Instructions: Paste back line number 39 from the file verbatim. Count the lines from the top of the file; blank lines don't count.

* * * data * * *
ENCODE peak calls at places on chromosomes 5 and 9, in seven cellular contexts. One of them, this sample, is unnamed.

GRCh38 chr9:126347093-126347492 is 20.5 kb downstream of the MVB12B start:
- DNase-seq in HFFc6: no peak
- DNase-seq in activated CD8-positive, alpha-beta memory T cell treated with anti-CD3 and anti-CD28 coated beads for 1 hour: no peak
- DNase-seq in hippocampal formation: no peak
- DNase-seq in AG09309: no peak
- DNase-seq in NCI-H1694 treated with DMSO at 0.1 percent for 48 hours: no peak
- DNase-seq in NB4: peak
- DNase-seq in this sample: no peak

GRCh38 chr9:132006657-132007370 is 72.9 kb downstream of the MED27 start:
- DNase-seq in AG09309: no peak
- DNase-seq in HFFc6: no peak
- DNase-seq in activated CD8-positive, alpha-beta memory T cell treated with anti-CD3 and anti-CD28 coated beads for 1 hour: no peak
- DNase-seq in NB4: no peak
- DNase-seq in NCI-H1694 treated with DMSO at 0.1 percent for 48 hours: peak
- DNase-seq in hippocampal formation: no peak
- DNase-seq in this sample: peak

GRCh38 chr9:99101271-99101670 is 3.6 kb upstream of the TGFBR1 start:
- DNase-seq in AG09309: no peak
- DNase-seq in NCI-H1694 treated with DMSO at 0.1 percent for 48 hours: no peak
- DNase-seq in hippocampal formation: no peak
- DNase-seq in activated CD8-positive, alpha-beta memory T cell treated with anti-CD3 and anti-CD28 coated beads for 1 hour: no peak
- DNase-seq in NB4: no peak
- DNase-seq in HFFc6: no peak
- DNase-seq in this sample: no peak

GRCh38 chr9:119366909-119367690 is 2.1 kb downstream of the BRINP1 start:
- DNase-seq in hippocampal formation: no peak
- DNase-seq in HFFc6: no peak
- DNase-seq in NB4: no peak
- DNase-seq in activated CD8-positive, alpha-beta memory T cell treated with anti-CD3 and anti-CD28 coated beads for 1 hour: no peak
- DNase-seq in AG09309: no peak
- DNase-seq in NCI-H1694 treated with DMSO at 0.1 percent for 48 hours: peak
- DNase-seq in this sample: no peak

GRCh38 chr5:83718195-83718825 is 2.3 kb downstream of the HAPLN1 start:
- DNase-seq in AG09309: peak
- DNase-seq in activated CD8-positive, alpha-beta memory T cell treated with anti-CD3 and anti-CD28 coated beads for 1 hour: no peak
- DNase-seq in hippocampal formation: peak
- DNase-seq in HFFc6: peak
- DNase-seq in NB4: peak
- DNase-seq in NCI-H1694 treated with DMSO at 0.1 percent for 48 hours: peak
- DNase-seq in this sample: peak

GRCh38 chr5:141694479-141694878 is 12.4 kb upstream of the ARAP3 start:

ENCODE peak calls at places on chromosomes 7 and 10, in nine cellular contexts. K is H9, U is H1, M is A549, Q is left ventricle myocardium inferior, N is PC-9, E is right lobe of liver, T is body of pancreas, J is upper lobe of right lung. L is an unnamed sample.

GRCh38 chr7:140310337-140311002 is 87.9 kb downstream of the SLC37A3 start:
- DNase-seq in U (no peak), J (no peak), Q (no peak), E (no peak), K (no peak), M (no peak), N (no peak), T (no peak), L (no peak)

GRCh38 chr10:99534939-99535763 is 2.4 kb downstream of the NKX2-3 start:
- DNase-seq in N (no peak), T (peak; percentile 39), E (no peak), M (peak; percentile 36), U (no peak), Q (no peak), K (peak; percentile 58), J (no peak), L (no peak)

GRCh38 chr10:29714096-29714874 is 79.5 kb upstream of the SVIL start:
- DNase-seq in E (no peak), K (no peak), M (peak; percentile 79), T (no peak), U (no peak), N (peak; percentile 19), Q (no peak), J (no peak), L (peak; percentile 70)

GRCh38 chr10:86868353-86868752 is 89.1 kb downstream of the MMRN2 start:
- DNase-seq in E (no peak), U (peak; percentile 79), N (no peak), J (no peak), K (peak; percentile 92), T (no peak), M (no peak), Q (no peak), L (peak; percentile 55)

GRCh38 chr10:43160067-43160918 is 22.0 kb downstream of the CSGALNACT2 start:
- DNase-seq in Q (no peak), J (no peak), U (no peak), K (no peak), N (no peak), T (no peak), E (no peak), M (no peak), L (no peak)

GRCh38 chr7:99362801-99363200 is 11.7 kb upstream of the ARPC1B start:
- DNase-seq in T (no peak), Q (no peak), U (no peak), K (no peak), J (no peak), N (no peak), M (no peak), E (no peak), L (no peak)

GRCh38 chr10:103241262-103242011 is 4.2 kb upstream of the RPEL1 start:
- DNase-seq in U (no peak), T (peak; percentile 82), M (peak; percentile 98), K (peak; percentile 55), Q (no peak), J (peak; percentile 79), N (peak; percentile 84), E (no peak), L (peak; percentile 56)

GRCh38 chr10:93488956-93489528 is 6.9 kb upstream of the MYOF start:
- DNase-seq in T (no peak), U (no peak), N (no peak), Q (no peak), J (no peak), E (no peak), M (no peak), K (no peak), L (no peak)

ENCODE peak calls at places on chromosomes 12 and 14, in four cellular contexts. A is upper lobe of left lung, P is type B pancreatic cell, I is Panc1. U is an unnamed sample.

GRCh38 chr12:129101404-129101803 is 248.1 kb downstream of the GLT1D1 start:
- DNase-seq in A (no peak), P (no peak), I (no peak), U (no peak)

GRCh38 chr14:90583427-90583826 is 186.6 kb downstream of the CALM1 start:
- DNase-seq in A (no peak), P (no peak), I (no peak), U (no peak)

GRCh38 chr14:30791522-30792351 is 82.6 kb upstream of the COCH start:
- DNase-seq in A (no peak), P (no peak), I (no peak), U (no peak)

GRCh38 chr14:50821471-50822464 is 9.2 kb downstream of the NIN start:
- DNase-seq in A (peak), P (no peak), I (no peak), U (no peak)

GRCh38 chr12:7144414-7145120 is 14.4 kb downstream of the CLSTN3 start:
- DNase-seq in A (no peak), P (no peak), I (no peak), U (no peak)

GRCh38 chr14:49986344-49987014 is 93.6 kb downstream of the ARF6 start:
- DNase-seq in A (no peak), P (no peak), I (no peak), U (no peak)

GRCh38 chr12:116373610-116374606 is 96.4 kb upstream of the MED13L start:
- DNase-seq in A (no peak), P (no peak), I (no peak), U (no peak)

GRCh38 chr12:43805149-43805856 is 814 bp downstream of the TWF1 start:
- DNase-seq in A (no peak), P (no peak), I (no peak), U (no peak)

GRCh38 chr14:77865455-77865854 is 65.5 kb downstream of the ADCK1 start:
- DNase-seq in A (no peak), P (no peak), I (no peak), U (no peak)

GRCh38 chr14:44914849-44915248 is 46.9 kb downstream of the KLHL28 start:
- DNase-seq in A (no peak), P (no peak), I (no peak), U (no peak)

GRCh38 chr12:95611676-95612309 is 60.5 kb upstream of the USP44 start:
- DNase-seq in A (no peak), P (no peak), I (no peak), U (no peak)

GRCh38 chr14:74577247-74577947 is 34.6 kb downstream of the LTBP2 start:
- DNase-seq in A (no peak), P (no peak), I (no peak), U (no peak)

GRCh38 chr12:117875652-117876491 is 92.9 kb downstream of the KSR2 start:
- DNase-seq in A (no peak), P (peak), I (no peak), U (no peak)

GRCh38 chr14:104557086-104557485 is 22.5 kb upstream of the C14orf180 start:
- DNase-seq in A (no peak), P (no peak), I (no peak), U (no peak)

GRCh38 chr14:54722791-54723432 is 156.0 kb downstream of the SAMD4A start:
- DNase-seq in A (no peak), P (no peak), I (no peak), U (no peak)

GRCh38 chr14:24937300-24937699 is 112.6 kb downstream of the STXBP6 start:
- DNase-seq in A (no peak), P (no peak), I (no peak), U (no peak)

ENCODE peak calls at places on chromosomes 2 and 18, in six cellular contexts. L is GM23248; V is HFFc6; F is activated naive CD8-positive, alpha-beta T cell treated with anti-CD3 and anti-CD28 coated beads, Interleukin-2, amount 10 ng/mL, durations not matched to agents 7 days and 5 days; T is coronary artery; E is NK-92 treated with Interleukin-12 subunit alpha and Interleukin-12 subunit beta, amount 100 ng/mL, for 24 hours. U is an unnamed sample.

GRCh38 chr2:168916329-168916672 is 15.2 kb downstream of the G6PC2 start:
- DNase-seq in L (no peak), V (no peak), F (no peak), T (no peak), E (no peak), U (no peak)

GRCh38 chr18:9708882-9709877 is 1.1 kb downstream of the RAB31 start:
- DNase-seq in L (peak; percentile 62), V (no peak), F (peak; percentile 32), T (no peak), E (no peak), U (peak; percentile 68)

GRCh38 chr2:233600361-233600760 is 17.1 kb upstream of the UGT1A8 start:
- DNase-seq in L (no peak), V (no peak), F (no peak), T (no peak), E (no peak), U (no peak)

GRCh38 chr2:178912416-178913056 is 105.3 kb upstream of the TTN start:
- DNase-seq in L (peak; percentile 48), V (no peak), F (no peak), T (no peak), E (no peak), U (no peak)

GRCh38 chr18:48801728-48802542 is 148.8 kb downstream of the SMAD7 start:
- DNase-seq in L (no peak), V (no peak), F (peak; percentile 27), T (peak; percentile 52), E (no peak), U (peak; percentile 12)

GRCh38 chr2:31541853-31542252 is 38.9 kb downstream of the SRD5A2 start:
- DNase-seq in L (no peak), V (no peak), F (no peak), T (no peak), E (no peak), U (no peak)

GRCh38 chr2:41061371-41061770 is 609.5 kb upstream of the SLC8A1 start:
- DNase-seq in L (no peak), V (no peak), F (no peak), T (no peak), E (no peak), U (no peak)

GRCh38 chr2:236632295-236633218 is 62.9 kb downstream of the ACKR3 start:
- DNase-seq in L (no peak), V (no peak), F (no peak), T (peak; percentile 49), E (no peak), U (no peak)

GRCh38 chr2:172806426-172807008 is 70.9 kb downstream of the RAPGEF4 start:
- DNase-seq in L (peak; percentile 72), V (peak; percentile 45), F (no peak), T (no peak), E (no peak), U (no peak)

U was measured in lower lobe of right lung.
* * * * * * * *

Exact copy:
- DNase-seq in NB4: peak